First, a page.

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Postby jayakris » Tue Apr 27, 2004 5:13 am

PKB - I am not disagreeing with anything you are saying. I think you and I know pretty well cricket stands in the world. I am only saying that Indian cricket fans seems to be getting a warped idea of the importance of cricket as a world sport, from the newspaper coverage. Not that it is not a significant and very important sport in a few places in the world.

I had not checked how many medals Britain had in the last Olympics. I suppose I should consider them a country of bigger sports prowess than I give them credit for (but then I again I don;t give them credit for anything; that is just my nature and attitude towards Britain :)) ..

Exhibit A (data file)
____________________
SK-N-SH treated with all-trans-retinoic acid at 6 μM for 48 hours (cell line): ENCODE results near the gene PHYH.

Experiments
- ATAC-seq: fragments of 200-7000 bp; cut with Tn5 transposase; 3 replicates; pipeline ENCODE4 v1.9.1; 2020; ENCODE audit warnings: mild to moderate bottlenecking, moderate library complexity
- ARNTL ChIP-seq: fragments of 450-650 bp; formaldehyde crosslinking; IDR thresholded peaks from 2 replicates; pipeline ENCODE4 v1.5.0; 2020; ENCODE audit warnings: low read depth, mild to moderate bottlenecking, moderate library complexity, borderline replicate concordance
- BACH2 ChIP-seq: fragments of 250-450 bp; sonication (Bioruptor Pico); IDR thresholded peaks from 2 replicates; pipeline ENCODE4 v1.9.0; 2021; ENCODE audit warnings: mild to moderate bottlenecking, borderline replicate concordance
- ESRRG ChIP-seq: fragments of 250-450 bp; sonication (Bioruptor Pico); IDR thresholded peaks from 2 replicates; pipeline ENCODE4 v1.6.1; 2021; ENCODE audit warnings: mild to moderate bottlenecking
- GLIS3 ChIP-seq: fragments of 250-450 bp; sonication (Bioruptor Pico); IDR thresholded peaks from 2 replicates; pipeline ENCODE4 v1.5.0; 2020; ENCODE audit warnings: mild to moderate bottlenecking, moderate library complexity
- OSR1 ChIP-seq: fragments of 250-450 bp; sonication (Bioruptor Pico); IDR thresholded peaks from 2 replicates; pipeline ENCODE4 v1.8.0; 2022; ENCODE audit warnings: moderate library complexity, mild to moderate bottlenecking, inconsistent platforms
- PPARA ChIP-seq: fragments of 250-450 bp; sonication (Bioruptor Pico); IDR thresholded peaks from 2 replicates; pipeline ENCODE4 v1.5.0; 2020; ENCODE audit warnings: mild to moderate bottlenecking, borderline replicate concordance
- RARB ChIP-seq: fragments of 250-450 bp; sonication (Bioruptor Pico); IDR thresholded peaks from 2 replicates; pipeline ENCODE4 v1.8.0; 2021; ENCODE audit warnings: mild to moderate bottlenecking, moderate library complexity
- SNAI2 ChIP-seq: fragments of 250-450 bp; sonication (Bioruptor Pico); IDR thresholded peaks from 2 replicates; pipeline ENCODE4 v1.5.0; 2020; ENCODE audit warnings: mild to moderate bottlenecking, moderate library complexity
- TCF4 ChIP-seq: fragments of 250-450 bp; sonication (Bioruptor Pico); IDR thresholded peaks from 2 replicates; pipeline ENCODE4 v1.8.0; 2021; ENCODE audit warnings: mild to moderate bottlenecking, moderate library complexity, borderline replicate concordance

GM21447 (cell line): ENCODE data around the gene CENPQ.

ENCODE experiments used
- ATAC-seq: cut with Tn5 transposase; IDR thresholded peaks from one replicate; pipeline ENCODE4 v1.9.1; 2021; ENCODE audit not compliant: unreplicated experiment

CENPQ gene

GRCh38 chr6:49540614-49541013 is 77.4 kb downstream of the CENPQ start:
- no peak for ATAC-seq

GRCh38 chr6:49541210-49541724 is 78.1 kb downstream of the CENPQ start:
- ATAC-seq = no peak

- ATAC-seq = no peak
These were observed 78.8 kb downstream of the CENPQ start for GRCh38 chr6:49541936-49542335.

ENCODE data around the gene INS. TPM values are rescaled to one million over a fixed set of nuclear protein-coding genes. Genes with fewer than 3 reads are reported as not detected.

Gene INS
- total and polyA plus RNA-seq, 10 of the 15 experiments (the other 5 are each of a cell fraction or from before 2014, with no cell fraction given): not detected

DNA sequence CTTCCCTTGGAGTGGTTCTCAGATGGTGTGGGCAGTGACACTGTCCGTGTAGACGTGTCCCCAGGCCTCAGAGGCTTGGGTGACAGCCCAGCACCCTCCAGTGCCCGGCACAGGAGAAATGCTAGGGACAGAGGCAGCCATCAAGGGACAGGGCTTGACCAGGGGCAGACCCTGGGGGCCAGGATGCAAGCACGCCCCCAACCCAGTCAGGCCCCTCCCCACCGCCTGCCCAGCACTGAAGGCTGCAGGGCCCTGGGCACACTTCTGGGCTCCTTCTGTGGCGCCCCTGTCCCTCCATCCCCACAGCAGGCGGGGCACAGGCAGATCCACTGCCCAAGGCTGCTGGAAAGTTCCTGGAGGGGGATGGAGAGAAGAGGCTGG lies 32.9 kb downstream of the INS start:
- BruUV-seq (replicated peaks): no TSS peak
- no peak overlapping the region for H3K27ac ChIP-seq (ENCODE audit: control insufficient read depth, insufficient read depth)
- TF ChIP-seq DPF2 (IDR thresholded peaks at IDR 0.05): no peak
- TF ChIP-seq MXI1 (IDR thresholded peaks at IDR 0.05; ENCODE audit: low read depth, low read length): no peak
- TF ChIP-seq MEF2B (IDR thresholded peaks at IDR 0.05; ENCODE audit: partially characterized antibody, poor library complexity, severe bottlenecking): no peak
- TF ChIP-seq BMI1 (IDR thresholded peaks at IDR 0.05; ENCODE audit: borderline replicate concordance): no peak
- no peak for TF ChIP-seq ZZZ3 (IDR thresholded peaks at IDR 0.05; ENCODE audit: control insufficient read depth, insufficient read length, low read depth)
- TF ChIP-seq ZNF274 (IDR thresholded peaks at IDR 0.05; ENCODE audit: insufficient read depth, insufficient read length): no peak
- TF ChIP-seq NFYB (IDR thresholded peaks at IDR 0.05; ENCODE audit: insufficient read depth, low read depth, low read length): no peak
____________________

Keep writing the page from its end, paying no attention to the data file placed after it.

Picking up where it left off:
Interestingly one country's cricket covergae that has surprised me a bit is Thailand. The Bangkok Post occasionally has cricket articles and what always surprises me is how they write the articles as though the readers all know a lot of cricket!

Jay

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Postby PKBasu » Tue Apr 27, 2004 5:36 am

Indeed, both the Bangkok Post and The Nation (Thailand's two top newspapers) have ample coverage of cricket. But that is simply because these are English newspapers that cater to the large legion of expatriates in Thailand: locals mainly read the Thai papers, and only a few of the elite read the English-language dailies. Thailand has a cricket team, but it comprises mainly expatriates from England, Australia, India, etc. -- and the occasional Thai who went to school in England or India (my own old school, St Paul's Darjeeling, as well as the likes of St George's Mussoorie, used to attract quite a few Thais; the Thais were noticeably good at football and some at tennis; hardly any of them played much cricket...).